Republicans are doing their best to downplay the significance of Sen. Arlen Specter's decision to switch parties, and they're hitting back especially hard against the implication that the GOP has simply become too conservative to accommodate moderates like Specter.
In a statement, Republican National Committee Chairman Michael Steele said:
Some in the Republican Party are happy about this. I am not.
Let’s be honest -- Senator Specter didn’t leave the GOP based on principles of any kind. He left to further his personal political interests because he knew that he was going to lose a Republican primary due to his left-wing voting record.
Republicans look forward to beating Sen. Specter in 2010, assuming the Democrats don’t do it first.
And in a statement of his own, Sen. John Cornyn, R-Texas, who heads up the National Republican Senatorial Committee, said, "Senator Specter’s decision today represents the height of political self-preservation. While this presents a short-term disappointment, voters next year will have a clear choice to cast their ballots for a potentially unbridled Democrat super-majority versus the system of checks-and-balances that Americans deserve."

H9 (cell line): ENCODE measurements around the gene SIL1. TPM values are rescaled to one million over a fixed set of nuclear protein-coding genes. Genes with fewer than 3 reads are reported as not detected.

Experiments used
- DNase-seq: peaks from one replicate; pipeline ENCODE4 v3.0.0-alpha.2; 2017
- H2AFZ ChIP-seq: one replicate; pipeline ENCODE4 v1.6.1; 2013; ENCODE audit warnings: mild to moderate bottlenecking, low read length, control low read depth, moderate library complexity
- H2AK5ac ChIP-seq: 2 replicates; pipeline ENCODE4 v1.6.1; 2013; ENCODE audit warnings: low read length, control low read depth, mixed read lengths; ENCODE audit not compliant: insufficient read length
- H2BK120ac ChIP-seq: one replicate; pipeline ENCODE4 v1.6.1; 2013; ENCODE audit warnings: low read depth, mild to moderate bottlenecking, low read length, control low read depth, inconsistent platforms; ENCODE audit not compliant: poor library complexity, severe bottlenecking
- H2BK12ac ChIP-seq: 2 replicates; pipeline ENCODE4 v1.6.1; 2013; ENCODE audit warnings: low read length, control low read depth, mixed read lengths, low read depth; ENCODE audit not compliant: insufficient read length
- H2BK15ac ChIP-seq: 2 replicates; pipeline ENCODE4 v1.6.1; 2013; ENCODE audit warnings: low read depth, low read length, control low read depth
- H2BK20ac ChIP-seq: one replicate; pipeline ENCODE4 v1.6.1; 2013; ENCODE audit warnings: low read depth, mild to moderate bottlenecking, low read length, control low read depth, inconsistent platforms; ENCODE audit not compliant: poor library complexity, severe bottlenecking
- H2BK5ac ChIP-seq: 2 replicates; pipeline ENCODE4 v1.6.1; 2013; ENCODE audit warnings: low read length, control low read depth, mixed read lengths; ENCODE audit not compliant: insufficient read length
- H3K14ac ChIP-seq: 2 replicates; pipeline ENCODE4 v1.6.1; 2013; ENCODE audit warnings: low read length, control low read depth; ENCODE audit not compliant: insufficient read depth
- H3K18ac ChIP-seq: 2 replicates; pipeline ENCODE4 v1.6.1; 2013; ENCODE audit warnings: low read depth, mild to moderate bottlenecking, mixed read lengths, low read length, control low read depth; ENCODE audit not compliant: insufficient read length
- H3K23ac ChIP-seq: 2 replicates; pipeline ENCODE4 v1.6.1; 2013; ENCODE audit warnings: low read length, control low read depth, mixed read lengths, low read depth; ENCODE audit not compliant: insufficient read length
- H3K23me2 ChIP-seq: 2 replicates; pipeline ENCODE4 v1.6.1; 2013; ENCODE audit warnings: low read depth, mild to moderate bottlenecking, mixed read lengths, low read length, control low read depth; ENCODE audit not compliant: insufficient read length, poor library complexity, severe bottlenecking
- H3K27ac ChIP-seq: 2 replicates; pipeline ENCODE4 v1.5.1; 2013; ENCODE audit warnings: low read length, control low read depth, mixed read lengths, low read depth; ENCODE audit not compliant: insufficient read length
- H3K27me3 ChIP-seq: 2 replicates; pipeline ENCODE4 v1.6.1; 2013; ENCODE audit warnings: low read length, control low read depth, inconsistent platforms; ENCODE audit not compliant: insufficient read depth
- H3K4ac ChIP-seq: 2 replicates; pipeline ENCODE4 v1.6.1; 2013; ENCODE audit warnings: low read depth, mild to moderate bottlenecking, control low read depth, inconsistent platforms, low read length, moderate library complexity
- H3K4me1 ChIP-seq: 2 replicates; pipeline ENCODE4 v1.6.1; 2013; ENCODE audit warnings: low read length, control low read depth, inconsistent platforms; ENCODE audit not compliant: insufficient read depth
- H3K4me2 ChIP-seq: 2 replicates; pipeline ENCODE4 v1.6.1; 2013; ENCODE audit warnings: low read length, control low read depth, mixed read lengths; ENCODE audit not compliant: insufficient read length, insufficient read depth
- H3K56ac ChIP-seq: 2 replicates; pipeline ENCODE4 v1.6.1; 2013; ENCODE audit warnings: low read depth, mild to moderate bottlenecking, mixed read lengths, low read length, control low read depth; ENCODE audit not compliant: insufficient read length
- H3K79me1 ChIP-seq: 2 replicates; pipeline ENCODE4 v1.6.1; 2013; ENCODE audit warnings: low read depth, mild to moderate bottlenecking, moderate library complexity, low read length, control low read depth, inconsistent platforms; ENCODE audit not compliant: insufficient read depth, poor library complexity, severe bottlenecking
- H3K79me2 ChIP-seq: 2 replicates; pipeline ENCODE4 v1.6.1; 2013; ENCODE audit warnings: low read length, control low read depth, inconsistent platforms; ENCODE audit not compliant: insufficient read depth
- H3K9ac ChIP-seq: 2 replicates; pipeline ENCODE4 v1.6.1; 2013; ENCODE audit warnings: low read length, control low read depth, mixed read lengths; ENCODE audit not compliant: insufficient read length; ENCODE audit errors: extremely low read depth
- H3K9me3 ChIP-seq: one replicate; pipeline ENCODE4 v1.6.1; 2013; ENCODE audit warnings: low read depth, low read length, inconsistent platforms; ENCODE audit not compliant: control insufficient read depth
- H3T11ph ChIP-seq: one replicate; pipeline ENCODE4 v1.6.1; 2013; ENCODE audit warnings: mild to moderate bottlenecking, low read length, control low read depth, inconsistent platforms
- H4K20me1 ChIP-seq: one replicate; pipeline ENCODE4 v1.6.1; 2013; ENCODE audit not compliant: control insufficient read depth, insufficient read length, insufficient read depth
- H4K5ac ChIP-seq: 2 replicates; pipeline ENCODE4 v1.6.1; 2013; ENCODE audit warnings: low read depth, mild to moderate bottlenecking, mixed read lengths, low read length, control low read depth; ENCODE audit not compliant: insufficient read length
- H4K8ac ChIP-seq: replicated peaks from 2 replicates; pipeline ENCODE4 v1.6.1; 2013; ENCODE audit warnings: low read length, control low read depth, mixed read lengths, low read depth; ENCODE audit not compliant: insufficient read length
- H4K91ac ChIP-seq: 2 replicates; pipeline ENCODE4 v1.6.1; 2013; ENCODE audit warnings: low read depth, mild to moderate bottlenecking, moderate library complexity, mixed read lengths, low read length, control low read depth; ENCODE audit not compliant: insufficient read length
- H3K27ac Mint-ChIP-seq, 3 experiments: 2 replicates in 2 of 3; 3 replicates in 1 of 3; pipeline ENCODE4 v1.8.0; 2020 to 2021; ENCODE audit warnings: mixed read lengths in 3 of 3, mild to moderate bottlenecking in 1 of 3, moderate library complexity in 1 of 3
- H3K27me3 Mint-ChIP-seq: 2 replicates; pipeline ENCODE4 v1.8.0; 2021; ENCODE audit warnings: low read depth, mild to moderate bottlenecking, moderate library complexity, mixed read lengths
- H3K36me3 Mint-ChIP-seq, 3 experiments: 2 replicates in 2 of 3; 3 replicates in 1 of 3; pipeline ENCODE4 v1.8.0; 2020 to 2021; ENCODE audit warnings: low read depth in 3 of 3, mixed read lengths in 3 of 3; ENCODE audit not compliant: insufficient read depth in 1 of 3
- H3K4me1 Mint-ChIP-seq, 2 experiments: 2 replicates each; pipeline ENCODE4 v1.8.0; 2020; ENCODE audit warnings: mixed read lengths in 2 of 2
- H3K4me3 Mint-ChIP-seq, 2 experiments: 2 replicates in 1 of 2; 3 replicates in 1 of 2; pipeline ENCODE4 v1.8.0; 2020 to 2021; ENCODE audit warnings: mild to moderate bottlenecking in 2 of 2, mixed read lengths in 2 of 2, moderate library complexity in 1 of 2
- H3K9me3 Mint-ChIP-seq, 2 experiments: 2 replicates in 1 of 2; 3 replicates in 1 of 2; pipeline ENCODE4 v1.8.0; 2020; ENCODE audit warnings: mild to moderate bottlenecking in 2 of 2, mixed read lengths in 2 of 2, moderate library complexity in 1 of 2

There are two ways to look at this message. It's true that this decision really does appear to be about Specter's political career, especially given the polls showing he'd take a drubbing in a Republican primary. At the same time, though -- contra Steele -- this was, at its core, about principles. The reason Specter found himself in this position is that a moderate seen as at all accommodating to Democrats just isn't acceptable to the GOP base these days. Party leaders like Steele and Cornyn want to spin their way out of that fact, but it's one they'll have to deal with in coming days.
On Twitter, the RNC struck a more cavalier pose, announcing, "Post your goodbye message to Arlen Specter on our you tube channel! The best 3 win a free flipcam!"